Samsung: Galaxy Fold is the canary in the coal mine of Chinese OLED makers
The VP of Samsung Display is the gift that kept on giving in the last few days, divulging secrets from the Galaxy Fold re-release kitchen. During the Korean Information Display Society forum in Seoul, Mr Kim Seong-cheol said that his department is on "standby," ready to go into mass production of displays for the Galaxy Fold, as Samsung has apparently resolved the two issues with the screen packaging that rose during the initial preview phase.
While we are waiting on the Galaxy Fold to arrive around the Note 10 announcement, or maybe even a bit earlier, and hope that the teething problems that prevented the original launch date have been ironed out, it's worth pointing out that Mr Kim didn't just dedicate his keynote address to the foldable phone's issues.
He also laid out Samsung's vision of the future for OLED displays to be centered around the switch to foldable devices. The work he charted going forward - low-stress layers, cover films, precision alignment and curl and delamination - all has something to do with the challenges arising from the creation of future phones that bend, as we became painfully aware with the case of the missing Galaxy Fold.
We plan to engage in a technological competition, and not a competition of production
Kim Seong-cheol also didn't mince words when he detailed Samsung's OLED expansion plans. He frankly stated as a fact that the Chinese OLED makers like BOE that supply screens to Huawei or Xiaomi, will surpass Samsung in terms of panels produced in 2020.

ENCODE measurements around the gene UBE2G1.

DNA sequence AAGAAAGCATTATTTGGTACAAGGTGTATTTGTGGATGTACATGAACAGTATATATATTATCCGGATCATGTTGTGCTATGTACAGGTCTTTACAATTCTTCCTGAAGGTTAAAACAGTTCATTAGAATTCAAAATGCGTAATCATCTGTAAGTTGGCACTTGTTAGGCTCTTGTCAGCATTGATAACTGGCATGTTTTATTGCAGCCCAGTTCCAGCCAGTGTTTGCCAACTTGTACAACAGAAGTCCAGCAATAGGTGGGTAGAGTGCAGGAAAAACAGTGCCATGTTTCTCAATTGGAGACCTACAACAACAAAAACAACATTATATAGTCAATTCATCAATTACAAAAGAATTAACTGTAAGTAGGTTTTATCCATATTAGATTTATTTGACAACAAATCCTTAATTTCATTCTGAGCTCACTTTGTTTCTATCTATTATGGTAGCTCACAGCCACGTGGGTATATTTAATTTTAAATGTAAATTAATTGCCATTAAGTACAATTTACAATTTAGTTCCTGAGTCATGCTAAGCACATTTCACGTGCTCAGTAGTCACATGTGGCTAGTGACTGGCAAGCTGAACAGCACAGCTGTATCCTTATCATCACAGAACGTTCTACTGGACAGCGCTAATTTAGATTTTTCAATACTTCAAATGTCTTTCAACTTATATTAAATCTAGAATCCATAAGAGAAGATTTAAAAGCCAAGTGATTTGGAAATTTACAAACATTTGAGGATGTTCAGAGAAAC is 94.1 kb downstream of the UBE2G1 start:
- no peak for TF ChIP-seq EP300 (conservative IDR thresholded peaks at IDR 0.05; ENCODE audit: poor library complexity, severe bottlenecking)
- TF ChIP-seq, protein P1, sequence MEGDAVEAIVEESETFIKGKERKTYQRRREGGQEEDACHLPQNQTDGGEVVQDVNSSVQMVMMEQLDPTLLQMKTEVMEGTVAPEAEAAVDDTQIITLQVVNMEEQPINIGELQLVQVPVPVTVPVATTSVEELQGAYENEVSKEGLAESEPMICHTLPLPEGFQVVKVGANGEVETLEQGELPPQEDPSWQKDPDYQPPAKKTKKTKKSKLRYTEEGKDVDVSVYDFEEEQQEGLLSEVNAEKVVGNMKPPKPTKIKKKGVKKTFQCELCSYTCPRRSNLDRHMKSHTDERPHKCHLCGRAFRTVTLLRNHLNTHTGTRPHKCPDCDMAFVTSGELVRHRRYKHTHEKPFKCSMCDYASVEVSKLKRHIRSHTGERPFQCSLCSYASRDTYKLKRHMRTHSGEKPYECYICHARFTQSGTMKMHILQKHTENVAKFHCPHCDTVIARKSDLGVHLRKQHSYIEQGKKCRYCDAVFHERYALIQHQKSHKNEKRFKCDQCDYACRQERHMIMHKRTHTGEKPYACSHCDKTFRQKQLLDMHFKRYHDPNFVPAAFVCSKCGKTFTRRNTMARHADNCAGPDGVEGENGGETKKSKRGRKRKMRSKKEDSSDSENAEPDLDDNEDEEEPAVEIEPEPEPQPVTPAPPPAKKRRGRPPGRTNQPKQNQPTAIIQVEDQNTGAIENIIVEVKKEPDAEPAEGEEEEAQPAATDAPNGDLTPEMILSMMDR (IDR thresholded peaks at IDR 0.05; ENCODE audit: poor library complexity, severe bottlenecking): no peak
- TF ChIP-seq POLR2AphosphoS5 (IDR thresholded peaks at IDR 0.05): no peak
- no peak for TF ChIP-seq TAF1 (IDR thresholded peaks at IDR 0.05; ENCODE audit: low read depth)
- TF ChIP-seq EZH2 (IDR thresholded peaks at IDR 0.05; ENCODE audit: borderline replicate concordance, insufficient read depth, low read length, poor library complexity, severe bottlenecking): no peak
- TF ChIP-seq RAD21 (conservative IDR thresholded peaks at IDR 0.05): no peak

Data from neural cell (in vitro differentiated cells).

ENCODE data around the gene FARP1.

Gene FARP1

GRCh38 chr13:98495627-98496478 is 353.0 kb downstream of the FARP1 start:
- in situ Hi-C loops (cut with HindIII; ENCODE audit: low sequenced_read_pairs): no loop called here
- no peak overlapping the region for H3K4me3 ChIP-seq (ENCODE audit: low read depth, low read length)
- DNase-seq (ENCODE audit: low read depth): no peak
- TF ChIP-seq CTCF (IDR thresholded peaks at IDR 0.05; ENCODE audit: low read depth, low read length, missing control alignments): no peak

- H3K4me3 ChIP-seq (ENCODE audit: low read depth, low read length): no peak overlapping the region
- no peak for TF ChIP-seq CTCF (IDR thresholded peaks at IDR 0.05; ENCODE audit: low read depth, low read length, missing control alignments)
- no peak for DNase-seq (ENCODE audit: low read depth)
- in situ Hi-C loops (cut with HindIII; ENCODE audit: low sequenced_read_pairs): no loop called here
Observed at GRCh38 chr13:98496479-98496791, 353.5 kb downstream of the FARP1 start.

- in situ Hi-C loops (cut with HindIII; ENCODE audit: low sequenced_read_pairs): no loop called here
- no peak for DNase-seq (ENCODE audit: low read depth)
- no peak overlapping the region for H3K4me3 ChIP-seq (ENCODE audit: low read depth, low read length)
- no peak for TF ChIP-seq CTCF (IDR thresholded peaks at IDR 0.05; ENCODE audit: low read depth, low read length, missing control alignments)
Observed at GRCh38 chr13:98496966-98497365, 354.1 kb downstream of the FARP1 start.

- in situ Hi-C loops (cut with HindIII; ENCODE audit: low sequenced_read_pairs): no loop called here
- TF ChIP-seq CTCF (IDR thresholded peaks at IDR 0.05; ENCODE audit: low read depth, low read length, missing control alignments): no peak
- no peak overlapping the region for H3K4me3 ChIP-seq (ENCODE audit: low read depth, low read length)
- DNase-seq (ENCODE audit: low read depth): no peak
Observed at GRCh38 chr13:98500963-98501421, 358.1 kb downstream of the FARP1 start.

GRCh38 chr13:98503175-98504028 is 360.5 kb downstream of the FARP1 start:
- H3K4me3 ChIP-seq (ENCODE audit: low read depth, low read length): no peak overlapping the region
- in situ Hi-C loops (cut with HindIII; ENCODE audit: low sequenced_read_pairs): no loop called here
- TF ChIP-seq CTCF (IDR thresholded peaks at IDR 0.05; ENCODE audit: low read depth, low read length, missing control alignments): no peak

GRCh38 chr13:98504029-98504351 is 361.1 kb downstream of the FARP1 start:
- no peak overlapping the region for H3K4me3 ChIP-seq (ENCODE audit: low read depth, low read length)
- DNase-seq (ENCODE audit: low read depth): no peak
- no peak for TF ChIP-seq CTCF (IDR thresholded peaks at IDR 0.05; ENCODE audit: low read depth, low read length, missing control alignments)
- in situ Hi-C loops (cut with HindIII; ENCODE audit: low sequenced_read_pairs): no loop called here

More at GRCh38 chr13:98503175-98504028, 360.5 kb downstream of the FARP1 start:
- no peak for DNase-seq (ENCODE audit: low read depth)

That's not very worrying for Samsung, though, as apparently it intends to keep the lead in OLED superiority with new features and focusing on quality instead of quantity, according to the VP of its Display division. Thus, Samsung's work on the screen technology for the Galaxy Fold will be keeping it ahead of the value-for-money Chinese pack, and we can't wait to see how the Fold issues have been resolved.
Let's not forget that just last week a Samsung official predicted that the nascent foldable phone industry will hit the sub-$1000 mark with top-shelf devices within two years which should be where mass adoption starts happening and Samsung's bet on bendable displays pays off.
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